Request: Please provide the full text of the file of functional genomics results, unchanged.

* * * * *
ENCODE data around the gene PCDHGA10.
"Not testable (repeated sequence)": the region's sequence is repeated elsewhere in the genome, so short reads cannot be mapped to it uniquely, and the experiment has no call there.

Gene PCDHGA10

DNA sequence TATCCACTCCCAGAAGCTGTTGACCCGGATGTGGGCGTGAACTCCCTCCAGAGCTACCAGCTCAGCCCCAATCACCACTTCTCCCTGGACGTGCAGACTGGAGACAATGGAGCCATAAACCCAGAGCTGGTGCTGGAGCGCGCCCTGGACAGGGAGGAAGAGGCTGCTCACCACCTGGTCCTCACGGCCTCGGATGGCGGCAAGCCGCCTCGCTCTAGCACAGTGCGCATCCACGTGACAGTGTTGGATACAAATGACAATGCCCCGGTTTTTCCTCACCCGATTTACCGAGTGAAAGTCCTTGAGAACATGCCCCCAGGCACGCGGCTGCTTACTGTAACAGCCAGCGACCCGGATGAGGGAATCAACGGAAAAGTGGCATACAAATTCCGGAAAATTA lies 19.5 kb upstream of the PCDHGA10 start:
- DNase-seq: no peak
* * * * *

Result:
ENCODE data around the gene PCDHGA10.
"Not testable (repeated sequence)": the region's sequence is repeated elsewhere in the genome, so short reads cannot be mapped to it uniquely, and the experiment has no call there.

Gene PCDHGA10

DNA sequence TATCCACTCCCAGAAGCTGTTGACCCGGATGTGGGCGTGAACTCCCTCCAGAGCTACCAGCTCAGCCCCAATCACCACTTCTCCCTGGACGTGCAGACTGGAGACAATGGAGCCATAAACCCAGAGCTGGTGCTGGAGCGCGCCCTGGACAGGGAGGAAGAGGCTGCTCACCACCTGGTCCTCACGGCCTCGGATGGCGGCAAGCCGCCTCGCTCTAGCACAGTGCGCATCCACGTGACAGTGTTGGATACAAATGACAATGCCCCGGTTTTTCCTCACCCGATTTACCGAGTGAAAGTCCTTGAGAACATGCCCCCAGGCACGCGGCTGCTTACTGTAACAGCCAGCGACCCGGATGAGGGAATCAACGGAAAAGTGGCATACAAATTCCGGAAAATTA lies 19.5 kb upstream of the PCDHGA10 start:
- DNase-seq: no peak